BACKGROUND: The transcavernous approach adds a significant exposure advantage in basilar aneurysm surgery. However, one of its frequently reported side effects is postoperative oculomotor nerve palsy.
OBJECTIVE: To present the technique of mobilizing the oculomotor nerve throughout its intracranial course and to analyze its consequences on the nerve tension and clinical outcome.
METHODS: The oculomotor nerve is mobilized from its mesencephalic origin to the superior orbital fissure. Its degree of mobility, related to the imposed pulling force, was measured in 11 cadaveric nerves. Tension was mathematically deduced and compared before and after mobilizing of the cavernous segment. One hundred four patients treated for basilar aneurysms with the orbitozygomatic pretemporal transcavernous approach were followed up for a 1-year period and evaluated for postoperative oculomotor nerve palsy.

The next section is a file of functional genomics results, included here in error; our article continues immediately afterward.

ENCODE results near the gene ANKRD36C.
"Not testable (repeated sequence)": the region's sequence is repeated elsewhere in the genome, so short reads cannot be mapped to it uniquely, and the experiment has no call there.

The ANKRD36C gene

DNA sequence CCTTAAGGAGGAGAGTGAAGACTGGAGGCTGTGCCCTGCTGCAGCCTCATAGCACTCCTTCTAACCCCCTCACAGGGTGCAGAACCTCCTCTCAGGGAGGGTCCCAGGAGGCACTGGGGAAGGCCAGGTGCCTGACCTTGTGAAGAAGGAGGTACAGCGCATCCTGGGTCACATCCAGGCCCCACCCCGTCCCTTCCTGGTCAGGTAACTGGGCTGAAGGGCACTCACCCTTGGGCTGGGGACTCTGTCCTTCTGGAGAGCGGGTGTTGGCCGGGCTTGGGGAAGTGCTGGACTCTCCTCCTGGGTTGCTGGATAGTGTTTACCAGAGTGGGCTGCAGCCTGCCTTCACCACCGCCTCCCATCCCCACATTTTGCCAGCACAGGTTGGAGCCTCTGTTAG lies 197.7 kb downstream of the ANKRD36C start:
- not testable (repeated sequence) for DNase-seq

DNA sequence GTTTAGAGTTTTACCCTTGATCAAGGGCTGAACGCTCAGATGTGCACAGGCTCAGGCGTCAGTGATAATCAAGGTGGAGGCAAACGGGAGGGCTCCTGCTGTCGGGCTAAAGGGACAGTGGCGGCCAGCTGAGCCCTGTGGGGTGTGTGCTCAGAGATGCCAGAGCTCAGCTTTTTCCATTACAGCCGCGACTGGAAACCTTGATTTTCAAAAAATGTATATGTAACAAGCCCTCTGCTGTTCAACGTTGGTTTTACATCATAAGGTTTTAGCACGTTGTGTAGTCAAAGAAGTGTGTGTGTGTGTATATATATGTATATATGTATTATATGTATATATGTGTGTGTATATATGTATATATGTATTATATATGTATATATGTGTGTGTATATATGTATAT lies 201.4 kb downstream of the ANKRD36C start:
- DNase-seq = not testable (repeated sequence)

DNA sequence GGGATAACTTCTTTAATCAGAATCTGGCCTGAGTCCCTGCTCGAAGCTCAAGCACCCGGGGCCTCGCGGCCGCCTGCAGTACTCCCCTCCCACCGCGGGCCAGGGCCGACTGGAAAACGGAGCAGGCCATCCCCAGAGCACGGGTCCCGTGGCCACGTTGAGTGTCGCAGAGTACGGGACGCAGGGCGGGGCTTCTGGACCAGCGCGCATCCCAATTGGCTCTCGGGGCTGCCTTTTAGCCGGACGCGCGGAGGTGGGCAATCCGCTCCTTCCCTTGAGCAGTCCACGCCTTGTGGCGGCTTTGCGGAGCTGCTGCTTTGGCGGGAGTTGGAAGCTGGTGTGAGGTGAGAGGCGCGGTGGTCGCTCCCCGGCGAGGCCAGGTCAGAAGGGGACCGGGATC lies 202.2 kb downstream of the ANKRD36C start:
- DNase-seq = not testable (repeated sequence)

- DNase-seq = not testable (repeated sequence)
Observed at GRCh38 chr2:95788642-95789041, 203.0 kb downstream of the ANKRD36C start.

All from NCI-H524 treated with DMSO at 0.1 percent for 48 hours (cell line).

RESULTS: Releasing the transcavernous segment compared to cisternal mobilization alone resulted in a significant increase in freedom of mobility from 4 to 7.9 mm (P < .001) and in a significant decrease in tension from 0.8 to 0.5 N (P = .006). Ninety-nine percent of aneurysms treated with this technique were amenable to neck clipping, and a total of 84% of patients had a good postoperative outcome (modified Rankin Scale score, 0-2). All patients showed direct postoperative palsy; however, 97% had a complete recovery by 9 months. Only 3 patients had a persistent diplopia on medial gaze, which was corrected with prism glasses.
CONCLUSION: Mobilization of the transcavernous oculomotor nerve results in better maneuverability and less tension on the nerve, which lead to successful surgical treatment and favorable oculomotor outcome.
*Arkansas Neuroscience Institute, St. Vincent's Infirmary, Little Rock, Arkansas;
‡Department of Neurosurgery, Uppsala University Hospital, Uppsala, Sweden;
§Division of Neurosurgery, Department of Neuroscience and Rehabilitation, Santa Anna University Hospital, Ferrara, Italy
Correspondence: Ali Krisht, MD, Arkansas Neuroscience Institute, St. Vincent's Infirmary, No. 2 St. Vincent Circle, Little Rock, AR 72205. E-mail: email@example.com
Received December 27, 2012
Accepted June 03, 2013